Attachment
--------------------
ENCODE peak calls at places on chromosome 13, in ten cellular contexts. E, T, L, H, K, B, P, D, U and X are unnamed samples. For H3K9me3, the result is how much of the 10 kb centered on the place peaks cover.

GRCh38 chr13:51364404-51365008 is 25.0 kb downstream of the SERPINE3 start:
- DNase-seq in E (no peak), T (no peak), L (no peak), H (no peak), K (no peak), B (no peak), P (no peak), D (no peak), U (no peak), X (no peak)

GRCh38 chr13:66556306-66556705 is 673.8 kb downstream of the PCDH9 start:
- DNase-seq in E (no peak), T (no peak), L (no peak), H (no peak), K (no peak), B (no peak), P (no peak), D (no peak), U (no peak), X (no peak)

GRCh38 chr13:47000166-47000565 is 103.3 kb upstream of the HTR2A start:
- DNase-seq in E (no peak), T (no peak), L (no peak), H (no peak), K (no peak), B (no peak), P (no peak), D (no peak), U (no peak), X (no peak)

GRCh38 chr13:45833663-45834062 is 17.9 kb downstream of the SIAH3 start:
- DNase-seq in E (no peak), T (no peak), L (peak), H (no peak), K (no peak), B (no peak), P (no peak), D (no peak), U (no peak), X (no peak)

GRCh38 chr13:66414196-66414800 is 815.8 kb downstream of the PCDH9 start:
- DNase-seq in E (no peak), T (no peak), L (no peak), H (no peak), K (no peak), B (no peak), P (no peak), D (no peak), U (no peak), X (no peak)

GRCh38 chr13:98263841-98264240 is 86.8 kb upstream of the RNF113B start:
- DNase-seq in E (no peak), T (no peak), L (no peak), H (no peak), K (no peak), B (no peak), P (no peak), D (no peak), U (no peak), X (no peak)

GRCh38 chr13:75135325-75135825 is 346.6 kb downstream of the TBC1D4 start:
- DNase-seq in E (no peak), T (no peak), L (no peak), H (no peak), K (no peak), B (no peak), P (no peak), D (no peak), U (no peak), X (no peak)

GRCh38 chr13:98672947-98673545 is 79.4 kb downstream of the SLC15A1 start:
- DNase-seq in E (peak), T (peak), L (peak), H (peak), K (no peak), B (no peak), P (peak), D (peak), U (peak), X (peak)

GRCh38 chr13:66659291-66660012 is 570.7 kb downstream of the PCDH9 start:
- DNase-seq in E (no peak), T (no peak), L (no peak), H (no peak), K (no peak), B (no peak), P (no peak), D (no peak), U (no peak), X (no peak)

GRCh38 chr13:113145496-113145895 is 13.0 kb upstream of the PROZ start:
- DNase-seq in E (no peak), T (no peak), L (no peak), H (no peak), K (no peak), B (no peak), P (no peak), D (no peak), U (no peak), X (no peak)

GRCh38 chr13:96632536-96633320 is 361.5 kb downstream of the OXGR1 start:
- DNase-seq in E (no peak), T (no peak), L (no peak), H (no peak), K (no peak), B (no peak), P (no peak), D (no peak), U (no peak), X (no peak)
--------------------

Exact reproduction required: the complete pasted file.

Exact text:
ENCODE peak calls at places on chromosome 13, in ten cellular contexts. E, T, L, H, K, B, P, D, U and X are unnamed samples. For H3K9me3, the result is how much of the 10 kb centered on the place peaks cover.

GRCh38 chr13:51364404-51365008 is 25.0 kb downstream of the SERPINE3 start:
- DNase-seq in E (no peak), T (no peak), L (no peak), H (no peak), K (no peak), B (no peak), P (no peak), D (no peak), U (no peak), X (no peak)

GRCh38 chr13:66556306-66556705 is 673.8 kb downstream of the PCDH9 start:
- DNase-seq in E (no peak), T (no peak), L (no peak), H (no peak), K (no peak), B (no peak), P (no peak), D (no peak), U (no peak), X (no peak)

GRCh38 chr13:47000166-47000565 is 103.3 kb upstream of the HTR2A start:
- DNase-seq in E (no peak), T (no peak), L (no peak), H (no peak), K (no peak), B (no peak), P (no peak), D (no peak), U (no peak), X (no peak)

GRCh38 chr13:45833663-45834062 is 17.9 kb downstream of the SIAH3 start:
- DNase-seq in E (no peak), T (no peak), L (peak), H (no peak), K (no peak), B (no peak), P (no peak), D (no peak), U (no peak), X (no peak)

GRCh38 chr13:66414196-66414800 is 815.8 kb downstream of the PCDH9 start:
- DNase-seq in E (no peak), T (no peak), L (no peak), H (no peak), K (no peak), B (no peak), P (no peak), D (no peak), U (no peak), X (no peak)

GRCh38 chr13:98263841-98264240 is 86.8 kb upstream of the RNF113B start:
- DNase-seq in E (no peak), T (no peak), L (no peak), H (no peak), K (no peak), B (no peak), P (no peak), D (no peak), U (no peak), X (no peak)

GRCh38 chr13:75135325-75135825 is 346.6 kb downstream of the TBC1D4 start:
- DNase-seq in E (no peak), T (no peak), L (no peak), H (no peak), K (no peak), B (no peak), P (no peak), D (no peak), U (no peak), X (no peak)

GRCh38 chr13:98672947-98673545 is 79.4 kb downstream of the SLC15A1 start:
- DNase-seq in E (peak), T (peak), L (peak), H (peak), K (no peak), B (no peak), P (peak), D (peak), U (peak), X (peak)

GRCh38 chr13:66659291-66660012 is 570.7 kb downstream of the PCDH9 start:
- DNase-seq in E (no peak), T (no peak), L (no peak), H (no peak), K (no peak), B (no peak), P (no peak), D (no peak), U (no peak), X (no peak)

GRCh38 chr13:113145496-113145895 is 13.0 kb upstream of the PROZ start:
- DNase-seq in E (no peak), T (no peak), L (no peak), H (no peak), K (no peak), B (no peak), P (no peak), D (no peak), U (no peak), X (no peak)

GRCh38 chr13:96632536-96633320 is 361.5 kb downstream of the OXGR1 start:
- DNase-seq in E (no peak), T (no peak), L (no peak), H (no peak), K (no peak), B (no peak), P (no peak), D (no peak), U (no peak), X (no peak)